The passing of Dr. Stone contained both shock and relief. I had wanted more time with him; I had more to learn from him, I knew he had more to teach me. This grief had been in process for some time. Not long after I graduated from college he resigned from both lectern and pulpit, his health was declining rapidly, and he had emptied his office. I stood there in disbelief, I’d spent countless hours listening and talking in this now empty space. The bookshelves were gone, the space where his chair and desk had once sat; empty. The side table where he kept an emergency stash of crackers, juice and toiletries for the occasional student who was completely destitute; missing. Behind the door once hung two photos, one of his wife, the other of he and his daughter with a buck they had shot; gone. Yet, one thing lingers in my mind, something seemingly innocuous, but an iceberg in terms of the principles he taught us: A small porcelain pumpkin which sat on his desk that read; “Give Thanks”. A new thought formed in my mind; “Thank you Lord for the time we had with him; please take care of him.”
Keith Stone had been my professor of Spiritual Life, Homiletics, and Theology at Shasta Bible College and Graduate School in Redding, CA, outside the classroom he was my Pastor. Like many of the students at SBC, I attended his small church nestled in the foothills of the Redding valley. He suffered greatly from an undiagnosed health condition for many years, yet continued to teach and preach faithfully. He grew tired of people asking daily how he felt, so he decided that when he was having a good day he would wear a tie, and when he wasn’t he wouldn’t. The summer of my freshman year I had a relationship end unexpectedly. He would call me every month to see how work was going and to remind me to walk on the sunny side of the street, and to give thanks.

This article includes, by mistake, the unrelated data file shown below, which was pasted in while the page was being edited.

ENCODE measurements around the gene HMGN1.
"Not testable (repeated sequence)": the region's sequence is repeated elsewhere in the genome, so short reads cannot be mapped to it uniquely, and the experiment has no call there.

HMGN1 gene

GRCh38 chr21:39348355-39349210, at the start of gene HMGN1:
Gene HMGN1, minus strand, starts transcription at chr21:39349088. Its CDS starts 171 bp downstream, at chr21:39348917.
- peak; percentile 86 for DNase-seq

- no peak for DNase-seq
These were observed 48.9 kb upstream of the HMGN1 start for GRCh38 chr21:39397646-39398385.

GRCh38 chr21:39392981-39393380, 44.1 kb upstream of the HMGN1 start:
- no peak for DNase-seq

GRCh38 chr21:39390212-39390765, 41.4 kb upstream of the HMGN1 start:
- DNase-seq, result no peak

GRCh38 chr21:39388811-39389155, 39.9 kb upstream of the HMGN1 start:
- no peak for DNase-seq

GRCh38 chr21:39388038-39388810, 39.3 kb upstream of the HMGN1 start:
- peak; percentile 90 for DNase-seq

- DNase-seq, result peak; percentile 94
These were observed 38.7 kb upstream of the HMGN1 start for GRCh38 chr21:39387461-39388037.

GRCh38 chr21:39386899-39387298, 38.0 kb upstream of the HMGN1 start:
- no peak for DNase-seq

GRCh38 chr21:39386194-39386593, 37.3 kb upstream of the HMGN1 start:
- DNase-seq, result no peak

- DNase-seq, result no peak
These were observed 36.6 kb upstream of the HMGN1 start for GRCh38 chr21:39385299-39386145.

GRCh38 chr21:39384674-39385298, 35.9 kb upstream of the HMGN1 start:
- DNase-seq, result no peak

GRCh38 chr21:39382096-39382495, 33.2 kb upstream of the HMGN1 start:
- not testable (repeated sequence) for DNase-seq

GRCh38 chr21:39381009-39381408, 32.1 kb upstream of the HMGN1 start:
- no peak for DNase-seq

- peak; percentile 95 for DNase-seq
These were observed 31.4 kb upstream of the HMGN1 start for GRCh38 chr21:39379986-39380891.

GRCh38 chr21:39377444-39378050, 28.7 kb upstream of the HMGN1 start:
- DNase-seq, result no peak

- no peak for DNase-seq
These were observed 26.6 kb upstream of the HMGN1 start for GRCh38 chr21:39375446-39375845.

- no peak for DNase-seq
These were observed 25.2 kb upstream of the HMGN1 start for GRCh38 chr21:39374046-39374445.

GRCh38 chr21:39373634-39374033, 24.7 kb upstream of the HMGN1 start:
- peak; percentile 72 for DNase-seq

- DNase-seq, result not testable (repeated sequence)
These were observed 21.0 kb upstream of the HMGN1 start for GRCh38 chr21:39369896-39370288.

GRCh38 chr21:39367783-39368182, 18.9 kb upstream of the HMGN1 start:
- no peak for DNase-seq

Keith Stone is survived by his wife Gracie; their 4 children and 14 grandchildren; he graduated to glory in the morning hours of September 11th, 2016. To know Keith as I did is to have heard the countless stories of teaching, joy and occasional terror in being a parent. His children are a miracle, for he and Gracie were told by doctors they would not be able to conceive. He shared how they struggled with eight years of infertility in a class I took on marriage and family. His lesson from those barren years was to never give up and to never cease praying.
To me Keith was like a grandfather. I spent my high school years and summers with my grandparents, and I was especially close to them. The year before my first semester at college my grandmother passed, the week after I arrived my grandfather died as well. Neither of them knew the Lord, a loss that never fully heals. My sudden fascination with religion did not make sense to them, but they were excited for the initiative I was taking and supported my desire to go. Keith somehow had sensed the loss in my life and took me under his wing.